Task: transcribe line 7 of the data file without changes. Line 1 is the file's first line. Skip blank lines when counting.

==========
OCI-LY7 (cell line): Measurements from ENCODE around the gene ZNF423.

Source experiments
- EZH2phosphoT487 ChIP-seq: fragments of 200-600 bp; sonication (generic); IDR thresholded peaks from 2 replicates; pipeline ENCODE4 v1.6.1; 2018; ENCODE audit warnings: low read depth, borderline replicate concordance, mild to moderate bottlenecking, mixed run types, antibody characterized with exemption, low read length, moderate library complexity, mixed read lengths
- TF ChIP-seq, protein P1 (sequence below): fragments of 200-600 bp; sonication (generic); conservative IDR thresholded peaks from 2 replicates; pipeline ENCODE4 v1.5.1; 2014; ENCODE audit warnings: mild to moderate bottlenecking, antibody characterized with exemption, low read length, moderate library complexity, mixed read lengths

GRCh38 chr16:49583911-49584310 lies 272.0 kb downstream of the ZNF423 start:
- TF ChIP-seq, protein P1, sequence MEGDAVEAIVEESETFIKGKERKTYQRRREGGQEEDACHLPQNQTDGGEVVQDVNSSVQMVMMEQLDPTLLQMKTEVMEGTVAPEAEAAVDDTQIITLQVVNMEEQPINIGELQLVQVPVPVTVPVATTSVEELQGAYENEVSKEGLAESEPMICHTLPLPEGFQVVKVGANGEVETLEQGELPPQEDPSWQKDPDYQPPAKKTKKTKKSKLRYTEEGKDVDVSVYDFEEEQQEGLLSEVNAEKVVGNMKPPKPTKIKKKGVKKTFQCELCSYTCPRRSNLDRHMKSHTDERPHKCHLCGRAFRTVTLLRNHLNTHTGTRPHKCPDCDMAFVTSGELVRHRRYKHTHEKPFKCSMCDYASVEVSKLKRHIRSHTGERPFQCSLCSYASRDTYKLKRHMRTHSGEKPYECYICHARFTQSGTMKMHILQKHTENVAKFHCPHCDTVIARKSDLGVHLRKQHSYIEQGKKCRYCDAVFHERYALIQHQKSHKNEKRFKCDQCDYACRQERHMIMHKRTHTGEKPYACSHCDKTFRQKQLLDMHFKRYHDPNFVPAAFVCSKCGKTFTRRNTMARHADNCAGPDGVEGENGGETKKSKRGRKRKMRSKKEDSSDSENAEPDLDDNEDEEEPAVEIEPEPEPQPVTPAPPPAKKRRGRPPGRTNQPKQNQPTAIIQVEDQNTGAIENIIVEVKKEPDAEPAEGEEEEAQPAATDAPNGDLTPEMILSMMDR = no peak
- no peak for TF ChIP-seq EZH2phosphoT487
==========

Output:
- no peak for TF ChIP-seq EZH2phosphoT487